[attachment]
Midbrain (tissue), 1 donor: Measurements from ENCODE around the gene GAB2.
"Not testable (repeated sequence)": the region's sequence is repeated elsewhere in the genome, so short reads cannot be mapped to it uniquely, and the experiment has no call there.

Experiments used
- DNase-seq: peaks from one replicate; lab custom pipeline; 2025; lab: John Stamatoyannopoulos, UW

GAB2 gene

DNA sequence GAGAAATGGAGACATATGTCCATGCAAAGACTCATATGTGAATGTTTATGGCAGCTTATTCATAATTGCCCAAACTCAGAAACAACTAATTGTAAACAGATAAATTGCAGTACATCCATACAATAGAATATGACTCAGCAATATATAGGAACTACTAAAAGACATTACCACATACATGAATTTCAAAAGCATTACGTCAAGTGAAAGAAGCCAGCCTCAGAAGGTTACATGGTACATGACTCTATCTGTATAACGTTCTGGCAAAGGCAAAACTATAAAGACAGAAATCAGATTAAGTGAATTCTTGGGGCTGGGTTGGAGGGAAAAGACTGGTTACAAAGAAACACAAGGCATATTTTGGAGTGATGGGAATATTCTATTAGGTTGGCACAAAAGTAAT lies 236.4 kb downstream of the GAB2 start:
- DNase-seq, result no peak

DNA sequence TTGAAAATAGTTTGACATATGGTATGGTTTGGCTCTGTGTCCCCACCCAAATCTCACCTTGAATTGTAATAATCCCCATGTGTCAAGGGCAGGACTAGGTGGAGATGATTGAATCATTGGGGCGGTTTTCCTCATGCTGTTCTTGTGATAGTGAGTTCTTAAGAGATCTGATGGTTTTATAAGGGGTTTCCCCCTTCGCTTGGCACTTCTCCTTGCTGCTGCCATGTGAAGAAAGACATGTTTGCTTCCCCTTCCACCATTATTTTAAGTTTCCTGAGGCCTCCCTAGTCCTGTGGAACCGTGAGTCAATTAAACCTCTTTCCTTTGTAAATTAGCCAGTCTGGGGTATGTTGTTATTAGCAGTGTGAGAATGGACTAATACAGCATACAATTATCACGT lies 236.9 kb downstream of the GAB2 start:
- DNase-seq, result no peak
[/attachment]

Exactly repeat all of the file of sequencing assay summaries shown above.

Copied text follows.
Midbrain (tissue), 1 donor: Measurements from ENCODE around the gene GAB2.
"Not testable (repeated sequence)": the region's sequence is repeated elsewhere in the genome, so short reads cannot be mapped to it uniquely, and the experiment has no call there.

Experiments used
- DNase-seq: peaks from one replicate; lab custom pipeline; 2025; lab: John Stamatoyannopoulos, UW

GAB2 gene

DNA sequence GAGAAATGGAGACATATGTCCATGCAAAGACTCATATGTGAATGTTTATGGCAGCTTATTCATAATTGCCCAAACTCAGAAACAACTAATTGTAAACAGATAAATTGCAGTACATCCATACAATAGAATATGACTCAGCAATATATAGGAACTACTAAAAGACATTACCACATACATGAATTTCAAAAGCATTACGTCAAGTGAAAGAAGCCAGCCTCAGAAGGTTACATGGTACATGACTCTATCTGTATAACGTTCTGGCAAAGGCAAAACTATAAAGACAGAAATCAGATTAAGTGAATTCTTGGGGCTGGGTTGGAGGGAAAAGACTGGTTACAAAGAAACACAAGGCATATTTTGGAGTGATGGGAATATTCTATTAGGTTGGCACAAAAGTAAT lies 236.4 kb downstream of the GAB2 start:
- DNase-seq, result no peak

DNA sequence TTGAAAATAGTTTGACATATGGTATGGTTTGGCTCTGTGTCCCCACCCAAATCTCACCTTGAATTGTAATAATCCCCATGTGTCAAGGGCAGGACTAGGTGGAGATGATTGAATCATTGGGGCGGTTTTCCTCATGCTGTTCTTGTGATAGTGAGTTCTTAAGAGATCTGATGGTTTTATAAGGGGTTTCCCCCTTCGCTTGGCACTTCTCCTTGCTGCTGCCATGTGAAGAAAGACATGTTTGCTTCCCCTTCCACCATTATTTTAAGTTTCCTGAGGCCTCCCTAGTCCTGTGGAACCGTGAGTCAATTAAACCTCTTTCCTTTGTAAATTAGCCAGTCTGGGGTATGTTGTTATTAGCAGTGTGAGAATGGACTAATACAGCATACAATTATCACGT lies 236.9 kb downstream of the GAB2 start:
- DNase-seq, result no peak